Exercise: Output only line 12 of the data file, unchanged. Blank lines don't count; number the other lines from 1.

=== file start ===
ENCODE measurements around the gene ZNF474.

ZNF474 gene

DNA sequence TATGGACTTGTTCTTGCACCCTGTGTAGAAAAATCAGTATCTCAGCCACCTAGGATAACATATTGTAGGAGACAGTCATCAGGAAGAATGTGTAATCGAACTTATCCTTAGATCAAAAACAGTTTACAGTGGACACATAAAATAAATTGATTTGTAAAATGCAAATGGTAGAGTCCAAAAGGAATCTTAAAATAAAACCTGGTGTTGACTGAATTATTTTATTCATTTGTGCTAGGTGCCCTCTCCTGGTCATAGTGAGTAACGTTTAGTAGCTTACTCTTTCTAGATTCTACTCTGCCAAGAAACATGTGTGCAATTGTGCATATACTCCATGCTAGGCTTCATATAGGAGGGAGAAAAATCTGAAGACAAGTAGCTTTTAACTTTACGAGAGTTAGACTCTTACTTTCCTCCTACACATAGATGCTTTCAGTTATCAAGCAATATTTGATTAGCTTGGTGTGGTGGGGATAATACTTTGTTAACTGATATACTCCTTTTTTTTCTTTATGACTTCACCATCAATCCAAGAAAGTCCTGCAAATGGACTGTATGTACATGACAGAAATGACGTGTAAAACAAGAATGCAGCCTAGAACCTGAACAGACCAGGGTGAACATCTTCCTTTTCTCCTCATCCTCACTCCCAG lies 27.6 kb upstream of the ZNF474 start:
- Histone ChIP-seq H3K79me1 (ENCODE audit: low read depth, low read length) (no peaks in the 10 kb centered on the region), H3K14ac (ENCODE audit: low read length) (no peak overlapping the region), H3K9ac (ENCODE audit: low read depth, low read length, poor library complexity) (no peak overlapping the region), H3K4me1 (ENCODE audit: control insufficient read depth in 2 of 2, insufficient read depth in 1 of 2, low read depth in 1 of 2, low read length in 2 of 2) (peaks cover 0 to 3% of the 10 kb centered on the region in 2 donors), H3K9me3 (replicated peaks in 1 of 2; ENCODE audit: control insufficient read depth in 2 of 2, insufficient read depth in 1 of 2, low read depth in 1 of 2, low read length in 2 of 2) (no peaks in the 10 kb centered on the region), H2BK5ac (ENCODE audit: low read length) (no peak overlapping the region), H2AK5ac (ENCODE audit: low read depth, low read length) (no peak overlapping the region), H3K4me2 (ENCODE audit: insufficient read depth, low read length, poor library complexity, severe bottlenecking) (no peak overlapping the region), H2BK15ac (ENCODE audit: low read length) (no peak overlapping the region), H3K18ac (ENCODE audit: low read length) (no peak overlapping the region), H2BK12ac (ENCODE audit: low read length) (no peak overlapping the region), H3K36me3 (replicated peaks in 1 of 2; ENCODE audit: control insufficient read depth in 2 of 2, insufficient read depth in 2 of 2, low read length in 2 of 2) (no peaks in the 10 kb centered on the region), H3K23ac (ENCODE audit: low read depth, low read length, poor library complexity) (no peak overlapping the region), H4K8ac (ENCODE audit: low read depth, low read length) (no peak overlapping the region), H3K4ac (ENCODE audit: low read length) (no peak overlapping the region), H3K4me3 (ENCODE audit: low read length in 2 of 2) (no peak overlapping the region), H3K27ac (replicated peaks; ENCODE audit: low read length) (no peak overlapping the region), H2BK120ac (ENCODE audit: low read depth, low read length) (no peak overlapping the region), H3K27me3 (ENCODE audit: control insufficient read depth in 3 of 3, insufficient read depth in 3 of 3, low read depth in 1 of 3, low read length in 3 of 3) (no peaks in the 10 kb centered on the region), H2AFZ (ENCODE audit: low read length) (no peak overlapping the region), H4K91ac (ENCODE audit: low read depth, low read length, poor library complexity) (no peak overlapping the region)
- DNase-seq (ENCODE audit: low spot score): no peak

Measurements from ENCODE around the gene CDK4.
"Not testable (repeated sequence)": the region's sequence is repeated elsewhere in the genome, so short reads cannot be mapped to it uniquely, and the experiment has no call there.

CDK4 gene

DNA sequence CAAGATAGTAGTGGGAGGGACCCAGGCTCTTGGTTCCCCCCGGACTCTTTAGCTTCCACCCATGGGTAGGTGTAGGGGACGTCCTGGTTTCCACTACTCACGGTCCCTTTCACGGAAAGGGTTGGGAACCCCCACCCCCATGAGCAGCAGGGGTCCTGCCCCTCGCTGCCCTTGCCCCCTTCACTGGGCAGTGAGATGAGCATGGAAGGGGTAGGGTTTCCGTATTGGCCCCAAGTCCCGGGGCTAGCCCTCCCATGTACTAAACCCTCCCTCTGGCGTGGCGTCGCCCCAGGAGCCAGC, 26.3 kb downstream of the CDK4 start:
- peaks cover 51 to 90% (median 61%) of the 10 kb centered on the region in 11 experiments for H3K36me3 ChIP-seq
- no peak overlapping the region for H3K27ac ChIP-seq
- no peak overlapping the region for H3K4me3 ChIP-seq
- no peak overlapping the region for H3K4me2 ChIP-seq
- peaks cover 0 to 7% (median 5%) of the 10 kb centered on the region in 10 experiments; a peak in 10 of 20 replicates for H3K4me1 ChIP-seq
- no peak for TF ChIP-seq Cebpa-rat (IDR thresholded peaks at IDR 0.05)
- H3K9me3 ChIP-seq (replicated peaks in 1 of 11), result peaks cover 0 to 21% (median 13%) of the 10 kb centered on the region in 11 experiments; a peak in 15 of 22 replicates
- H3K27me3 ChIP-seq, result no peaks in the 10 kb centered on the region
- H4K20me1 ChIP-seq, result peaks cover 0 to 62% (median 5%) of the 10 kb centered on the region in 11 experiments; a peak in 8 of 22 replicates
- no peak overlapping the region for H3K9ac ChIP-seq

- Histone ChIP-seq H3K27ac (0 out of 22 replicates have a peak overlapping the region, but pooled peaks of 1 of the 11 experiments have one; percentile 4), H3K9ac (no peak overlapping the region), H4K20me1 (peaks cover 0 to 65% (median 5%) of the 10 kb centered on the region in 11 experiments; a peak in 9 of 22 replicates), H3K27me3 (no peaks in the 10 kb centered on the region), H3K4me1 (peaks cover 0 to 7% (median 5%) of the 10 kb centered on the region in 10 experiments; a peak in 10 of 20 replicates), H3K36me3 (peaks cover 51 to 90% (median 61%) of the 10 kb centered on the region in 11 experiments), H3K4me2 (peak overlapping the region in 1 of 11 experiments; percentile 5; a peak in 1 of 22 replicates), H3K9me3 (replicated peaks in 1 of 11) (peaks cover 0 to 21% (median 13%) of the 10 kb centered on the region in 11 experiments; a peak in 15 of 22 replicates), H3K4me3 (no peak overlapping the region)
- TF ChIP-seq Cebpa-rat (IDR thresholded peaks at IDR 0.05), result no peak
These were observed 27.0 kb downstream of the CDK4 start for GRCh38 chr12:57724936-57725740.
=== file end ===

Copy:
- no peak overlapping the region for H3K4me3 ChIP-seq